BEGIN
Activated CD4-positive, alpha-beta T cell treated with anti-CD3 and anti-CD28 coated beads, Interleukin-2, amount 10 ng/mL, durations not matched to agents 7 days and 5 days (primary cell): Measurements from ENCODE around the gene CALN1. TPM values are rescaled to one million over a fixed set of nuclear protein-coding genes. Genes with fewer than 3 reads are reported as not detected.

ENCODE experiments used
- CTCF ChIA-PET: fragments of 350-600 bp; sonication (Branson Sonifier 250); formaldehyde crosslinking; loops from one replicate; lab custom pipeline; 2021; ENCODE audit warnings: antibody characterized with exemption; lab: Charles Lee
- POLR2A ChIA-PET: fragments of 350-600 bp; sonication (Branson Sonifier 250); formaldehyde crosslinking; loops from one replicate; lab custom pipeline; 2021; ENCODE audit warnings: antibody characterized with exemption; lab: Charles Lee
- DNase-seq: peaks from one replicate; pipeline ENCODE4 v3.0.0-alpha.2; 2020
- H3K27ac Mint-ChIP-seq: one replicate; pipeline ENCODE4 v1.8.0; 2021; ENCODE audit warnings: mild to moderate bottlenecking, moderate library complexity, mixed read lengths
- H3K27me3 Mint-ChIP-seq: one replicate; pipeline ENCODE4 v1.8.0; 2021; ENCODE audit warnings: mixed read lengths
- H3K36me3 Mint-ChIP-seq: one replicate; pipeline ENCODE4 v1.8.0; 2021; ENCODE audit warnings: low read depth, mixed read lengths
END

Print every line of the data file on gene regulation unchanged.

Activated CD4-positive, alpha-beta T cell treated with anti-CD3 and anti-CD28 coated beads, Interleukin-2, amount 10 ng/mL, durations not matched to agents 7 days and 5 days (primary cell): Measurements from ENCODE around the gene CALN1. TPM values are rescaled to one million over a fixed set of nuclear protein-coding genes. Genes with fewer than 3 reads are reported as not detected.

ENCODE experiments used
- CTCF ChIA-PET: fragments of 350-600 bp; sonication (Branson Sonifier 250); formaldehyde crosslinking; loops from one replicate; lab custom pipeline; 2021; ENCODE audit warnings: antibody characterized with exemption; lab: Charles Lee
- POLR2A ChIA-PET: fragments of 350-600 bp; sonication (Branson Sonifier 250); formaldehyde crosslinking; loops from one replicate; lab custom pipeline; 2021; ENCODE audit warnings: antibody characterized with exemption; lab: Charles Lee
- DNase-seq: peaks from one replicate; pipeline ENCODE4 v3.0.0-alpha.2; 2020
- H3K27ac Mint-ChIP-seq: one replicate; pipeline ENCODE4 v1.8.0; 2021; ENCODE audit warnings: mild to moderate bottlenecking, moderate library complexity, mixed read lengths
- H3K27me3 Mint-ChIP-seq: one replicate; pipeline ENCODE4 v1.8.0; 2021; ENCODE audit warnings: mixed read lengths
- H3K36me3 Mint-ChIP-seq: one replicate; pipeline ENCODE4 v1.8.0; 2021; ENCODE audit warnings: low read depth, mixed read lengths